It was 1960, and drummer Chico Hamilton felt the need for a change. He had achieved sustained success with his late-1950s West Coast chamber jazz group, which had been prominently featured in the Hollywood movie Sweet Smell Of Success and the quickly-legendary Jazz On A Summer’s Day documentary, and which had included top-notch players such as Buddy Collette, Eric Dolphy, and Jim Hall.
But Hamilton would later remark that he felt trapped by the group’s sound and its appeal, and as the new decade dawned he disbanded and started over. For the first few years of the 1960s Hamilton would lead one of his most compelling ensembles, driven in large part by a trio of formidable young talents–the writing of saxophonist and flutist Charles Lloyd and the playing of ex-Hungarian freedom fighter and guitarist Gabor Szabo and bassist Albert Stinson.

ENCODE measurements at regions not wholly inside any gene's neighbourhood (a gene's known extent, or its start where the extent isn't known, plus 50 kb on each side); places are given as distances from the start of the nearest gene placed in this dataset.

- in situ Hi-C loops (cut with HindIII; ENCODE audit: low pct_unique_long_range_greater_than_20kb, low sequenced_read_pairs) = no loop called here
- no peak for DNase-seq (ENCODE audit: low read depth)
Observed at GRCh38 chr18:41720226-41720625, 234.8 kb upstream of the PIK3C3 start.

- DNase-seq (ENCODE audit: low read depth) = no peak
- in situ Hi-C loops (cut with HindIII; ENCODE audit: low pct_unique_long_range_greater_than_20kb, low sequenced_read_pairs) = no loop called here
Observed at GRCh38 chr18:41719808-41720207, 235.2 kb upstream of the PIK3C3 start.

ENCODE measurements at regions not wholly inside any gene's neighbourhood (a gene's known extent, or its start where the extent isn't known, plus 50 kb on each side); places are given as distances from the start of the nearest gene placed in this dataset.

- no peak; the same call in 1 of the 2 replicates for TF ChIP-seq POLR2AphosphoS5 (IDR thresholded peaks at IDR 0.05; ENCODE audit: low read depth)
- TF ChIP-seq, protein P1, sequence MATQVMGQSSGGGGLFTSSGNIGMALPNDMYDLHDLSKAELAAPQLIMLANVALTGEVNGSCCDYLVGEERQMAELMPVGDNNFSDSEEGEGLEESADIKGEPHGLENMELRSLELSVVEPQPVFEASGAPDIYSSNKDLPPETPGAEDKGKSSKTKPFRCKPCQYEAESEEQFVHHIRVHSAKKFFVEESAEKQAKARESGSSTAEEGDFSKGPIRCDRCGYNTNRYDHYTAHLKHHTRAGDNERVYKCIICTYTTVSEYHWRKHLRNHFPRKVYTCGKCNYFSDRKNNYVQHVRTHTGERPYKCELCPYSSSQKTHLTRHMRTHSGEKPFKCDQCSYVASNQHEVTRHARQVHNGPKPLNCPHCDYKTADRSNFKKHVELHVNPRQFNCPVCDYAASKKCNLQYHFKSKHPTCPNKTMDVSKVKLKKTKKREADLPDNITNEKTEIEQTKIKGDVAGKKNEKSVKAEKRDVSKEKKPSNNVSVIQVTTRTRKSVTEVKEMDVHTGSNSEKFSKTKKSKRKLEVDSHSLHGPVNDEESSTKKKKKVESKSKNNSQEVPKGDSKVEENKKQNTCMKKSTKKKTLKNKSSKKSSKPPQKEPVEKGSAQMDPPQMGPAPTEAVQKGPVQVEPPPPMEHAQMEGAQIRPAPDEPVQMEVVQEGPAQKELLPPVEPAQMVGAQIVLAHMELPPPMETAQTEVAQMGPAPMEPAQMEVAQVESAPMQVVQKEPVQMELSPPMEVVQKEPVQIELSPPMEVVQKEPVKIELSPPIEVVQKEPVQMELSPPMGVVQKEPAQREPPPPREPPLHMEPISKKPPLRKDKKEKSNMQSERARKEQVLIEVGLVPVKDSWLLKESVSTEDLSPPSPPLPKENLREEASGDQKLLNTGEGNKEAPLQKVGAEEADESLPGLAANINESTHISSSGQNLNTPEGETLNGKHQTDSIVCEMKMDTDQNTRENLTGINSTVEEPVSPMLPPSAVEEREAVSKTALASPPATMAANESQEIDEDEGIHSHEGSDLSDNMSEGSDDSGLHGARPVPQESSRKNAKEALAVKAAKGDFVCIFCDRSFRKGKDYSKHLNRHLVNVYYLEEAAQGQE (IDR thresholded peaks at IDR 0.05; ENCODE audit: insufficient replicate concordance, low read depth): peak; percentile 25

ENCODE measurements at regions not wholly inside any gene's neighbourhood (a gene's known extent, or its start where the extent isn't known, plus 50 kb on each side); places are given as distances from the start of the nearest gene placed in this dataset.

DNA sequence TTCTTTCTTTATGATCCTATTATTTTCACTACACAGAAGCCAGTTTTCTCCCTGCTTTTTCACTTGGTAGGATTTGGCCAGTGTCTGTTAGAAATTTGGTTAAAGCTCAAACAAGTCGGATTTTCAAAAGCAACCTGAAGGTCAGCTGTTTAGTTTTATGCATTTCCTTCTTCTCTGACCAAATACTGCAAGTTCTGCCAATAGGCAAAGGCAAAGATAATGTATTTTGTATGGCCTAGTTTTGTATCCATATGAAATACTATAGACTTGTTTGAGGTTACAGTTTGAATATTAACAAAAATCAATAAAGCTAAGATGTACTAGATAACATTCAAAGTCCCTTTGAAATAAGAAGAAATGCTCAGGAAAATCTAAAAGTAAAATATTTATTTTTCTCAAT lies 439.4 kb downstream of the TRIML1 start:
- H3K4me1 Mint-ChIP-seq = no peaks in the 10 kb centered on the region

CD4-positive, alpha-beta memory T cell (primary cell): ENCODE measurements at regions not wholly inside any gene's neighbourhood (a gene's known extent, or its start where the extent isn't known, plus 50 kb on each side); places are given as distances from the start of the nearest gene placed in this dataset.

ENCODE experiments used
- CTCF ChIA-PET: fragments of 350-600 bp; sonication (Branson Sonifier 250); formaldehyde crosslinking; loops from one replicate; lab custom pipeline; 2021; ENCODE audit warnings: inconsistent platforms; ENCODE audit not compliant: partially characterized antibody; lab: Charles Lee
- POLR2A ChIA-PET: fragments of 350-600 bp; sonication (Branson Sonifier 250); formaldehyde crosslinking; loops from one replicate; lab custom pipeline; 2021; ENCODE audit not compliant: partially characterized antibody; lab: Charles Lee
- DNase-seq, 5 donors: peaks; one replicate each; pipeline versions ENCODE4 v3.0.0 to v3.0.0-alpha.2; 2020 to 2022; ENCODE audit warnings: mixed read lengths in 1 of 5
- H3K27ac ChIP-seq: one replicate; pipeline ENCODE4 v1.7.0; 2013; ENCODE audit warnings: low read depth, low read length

Hamilton also dropped the cello from his format and replaced it with trombone, giving the quintet an earthier sound. Lloyd’s saxophone playing was strongly influenced by John Coltrane, which also gave the new group more heft—but the continuing use of flute and guitar made Hamilton’s break with his recent past perhaps less radical than he thought at first, as if he was now moving towards a harder, more soulful, 60s-oriented chamber jazz sound. For a few albums the results were increasingly dynamic, with the group first really hitting its stride on its Columbia LP Drumfusion.
Hamilton’s career would endure well beyond the 1960s and into a new century, and he would extend his music-making into film-scoring and more commercial ventures as well, but to this day his 1950s chamber-jazz group continues to overshadow the excellent ensembles that he led in the early and mid 1960s. In addition to Drumfusion, this Night Lights program features music from the Hamilton albums Different Journey, Passin’ Thru, Man From Two Worlds, and The Dealer.